Cub Cadet CC 30 Rider

Cub Cadet CC 30 Rider

Cub Cadet’s CC 30 Rider is the best selling rear engine riding mower on the market, and it’s easy to see why when Consumer Report has praised it for its excellent clipping dispersal, clump-free mulching and general ease of use. What makes this tiny riding mower such a great choice for small lawns?

Operating Simplicity

Whether you’re new to riding mowers or you can operate a lap bar ZTR like a pro, there’s a lot to like about the CC 30’s design. The overall layout is similar to a mid-deck ZTR with the operator sitting directly above the deck, letting them get a clear view of obstacles before they reach the blade.

Although it does have a turning radius like a lawn tractor, the controls are identical to the Synchro-Steer system Cub Cadet uses in their professional mowers. The direction is controlled by a steering wheel, while a pair of pedals let the operator go forward or reverse while offering fine adjustment to get just the right speed. This makes it far easier to control than a standard riding mower.

Other smaller features help make the mower simple and comfortable to use. The steering column telescopes and the fuel level can be checked by looking straight down at a slot in the frame that exposes the translucent gas tank. The CC 30 is about the same size as a walk-behind mower, so it’s easy to store.

Performance

This mower is built for one purpose: cut one acre of suburban lawn. That means an emphasis on maneuverability and cut quality.

This starts with a 14 gauge steel stamped deck that provides Cub Cadet’s characteristic high vacuum for a superior finish. Inside this shell, there’s a single 30-inch blade riding on a spindle supported by ball bearings. This deck can be set to one of 5 cutting heights ranging from 1.5-4 inches, and it has the same Smartjet deck washing system found on other Cub Cadet mowers, making cleaning as simple as hooking up a hose.

The CC 30 is powered by Cub Cadet’s single cylinder 382 cc engine. While it may be small, it still has a full pressure oil system with an automotive-style filter to give it the same wear protection as a commercial motor. Likewise, the company went with a hydrostatic transmission from Hydro-Gear, a company that supplies equipment for a wide range of commercial mowers. The T2HP unit used in the CC 30 is designed to be maintenance free and has a built-in cooling fan. Together, the motor and transmission propel the mower to a top speed of 4.25 mph when going forward and 4.35 mph in reverse.

Warranty

Whether you choose the base CC 30 or go with the LED headlight-equipped CC 30 H, Cub Cadet will guarantee the mower for three years or 120 hours of residential use.

Parts

When you need to service the CC 30, visit www.cubparts.com. We’re a certified Cub Cadet dealer, so we carry everything you need for your mower from blades to belts. Our site has factory diagrams built into its search engine, making it easy to identify the part you need. We have a massive parts stock for fast shipping, and we can have your order delivered anywhere in the U.S. and Canada.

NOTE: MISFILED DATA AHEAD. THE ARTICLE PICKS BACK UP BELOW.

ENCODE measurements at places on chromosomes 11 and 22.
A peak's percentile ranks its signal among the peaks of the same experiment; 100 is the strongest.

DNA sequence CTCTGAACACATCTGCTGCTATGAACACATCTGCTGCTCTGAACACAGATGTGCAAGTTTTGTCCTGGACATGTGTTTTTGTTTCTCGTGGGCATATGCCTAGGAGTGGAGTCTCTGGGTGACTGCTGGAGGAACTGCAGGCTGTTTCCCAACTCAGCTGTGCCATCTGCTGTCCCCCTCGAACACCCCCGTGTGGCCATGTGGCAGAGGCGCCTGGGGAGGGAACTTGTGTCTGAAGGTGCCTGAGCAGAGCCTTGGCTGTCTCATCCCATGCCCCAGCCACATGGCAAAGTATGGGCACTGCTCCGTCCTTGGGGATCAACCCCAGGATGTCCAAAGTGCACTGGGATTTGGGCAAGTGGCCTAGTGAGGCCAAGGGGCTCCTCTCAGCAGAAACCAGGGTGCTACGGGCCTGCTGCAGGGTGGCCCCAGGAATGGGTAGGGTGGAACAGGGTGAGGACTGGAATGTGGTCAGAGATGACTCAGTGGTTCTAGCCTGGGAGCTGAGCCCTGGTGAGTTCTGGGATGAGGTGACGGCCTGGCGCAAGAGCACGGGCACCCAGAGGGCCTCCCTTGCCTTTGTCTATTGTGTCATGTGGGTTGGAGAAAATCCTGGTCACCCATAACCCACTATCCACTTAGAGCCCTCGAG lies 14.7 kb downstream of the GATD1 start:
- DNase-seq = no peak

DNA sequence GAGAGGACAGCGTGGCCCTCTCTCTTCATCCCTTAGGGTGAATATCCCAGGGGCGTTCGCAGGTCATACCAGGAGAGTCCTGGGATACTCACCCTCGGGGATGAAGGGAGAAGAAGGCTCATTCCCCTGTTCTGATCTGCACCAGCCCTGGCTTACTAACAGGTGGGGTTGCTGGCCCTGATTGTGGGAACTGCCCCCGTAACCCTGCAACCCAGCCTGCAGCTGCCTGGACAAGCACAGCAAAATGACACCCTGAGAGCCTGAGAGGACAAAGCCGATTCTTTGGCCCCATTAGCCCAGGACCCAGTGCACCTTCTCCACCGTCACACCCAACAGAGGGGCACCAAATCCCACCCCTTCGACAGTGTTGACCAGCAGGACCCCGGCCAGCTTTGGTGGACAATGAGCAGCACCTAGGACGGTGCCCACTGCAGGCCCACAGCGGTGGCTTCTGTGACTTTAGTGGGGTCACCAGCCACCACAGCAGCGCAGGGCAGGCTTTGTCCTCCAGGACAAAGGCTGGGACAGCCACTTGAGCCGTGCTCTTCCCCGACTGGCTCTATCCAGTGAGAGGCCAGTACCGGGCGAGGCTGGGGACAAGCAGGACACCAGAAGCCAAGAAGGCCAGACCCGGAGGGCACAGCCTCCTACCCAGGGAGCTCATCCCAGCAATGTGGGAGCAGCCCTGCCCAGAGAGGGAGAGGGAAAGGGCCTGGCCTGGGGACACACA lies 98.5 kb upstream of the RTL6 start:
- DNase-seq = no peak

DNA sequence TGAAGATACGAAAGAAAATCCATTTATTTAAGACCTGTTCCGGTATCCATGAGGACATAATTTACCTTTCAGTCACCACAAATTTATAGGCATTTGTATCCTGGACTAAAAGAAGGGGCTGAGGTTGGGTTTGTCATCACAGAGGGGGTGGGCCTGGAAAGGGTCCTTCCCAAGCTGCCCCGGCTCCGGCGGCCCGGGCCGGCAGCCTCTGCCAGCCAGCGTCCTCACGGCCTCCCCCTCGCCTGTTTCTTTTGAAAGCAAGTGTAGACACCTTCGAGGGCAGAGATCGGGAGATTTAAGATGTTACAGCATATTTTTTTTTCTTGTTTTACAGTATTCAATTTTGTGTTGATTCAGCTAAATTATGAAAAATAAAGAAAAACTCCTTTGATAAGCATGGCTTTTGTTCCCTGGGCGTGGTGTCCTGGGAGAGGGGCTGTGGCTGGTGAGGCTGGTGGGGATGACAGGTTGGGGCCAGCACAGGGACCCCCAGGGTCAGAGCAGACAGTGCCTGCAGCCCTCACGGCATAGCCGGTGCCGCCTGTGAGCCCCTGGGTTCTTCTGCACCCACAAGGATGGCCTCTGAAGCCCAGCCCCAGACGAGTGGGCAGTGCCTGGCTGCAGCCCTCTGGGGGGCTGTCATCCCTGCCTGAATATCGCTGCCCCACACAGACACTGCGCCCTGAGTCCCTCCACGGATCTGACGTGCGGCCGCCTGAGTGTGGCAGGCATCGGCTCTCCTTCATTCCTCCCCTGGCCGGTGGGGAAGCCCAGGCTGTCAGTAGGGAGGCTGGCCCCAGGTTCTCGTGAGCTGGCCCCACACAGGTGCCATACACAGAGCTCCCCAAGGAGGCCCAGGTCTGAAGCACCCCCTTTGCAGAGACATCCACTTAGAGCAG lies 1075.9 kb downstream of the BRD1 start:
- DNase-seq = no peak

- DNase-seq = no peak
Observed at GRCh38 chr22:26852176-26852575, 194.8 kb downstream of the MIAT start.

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How Can a Volunteer UTV Help My Landscaping Business?

How Can a Volunteer UTV Help My Landscaping Business

Cub Cadet makes all kinds of equipment for lawn care professionals from top quality ZTRs to the state-of-the-art RG3 robotic golf course mower. In amongst these lawn-specific devices are two of their Volunteer UTVs. What does a vehicle usually used for driving around in the woods have to do with landscaping and groundskeeping? Thanks to the way Cub Cadet builds and outfits these vehicles, they can be just as useful taking care of a manicured lawn as they are fun to drive around in the wilderness.

Models

Cub Cadet makes two versions of the Volunteer specifically for professional use: the 4×4 EFI and the WT Cab. Both have the same basic construction, but the WT Cab includes a cab, lights, side mirrors and other accessories that are optional on the 4×4 EFI. It also has a cargo area with sides that can be folded down to be converted into a flatbed, while the 4×4 EFI has a standard UTV dump bed.

Power

Both the Volunteer EFI and WT are powered by a 747cc Kohler Aegis V-Twin. This advanced engine is fuel injected for easy starts in any weather and liquid cooled to handle the most severe heat. These features also increase engine life and reduce maintenance requirements.

Payload and Towing

The WT Cab can carry up to 1,200 lbs, while the Volunteer EFI has a payload capacity of 1,400 lbs. When it comes to towing, the WT Cab pulls ahead, being able to handle up to 1,700 lbs. to the EFI’s 1,400. This lets these vehicles haul anything from bags of fertilizer to generators and tools to the work site.

Both side-by-sides have a Class 1 two inch receiver hitch. That means they can pull overseeders, aerators and other gear that doesn’t require a PTO so your mowers and tractors can be free for other work. If you just want to haul more stuff, Cub Cadet makes a trailer with a 12.5 cubic foot capacity.

Traction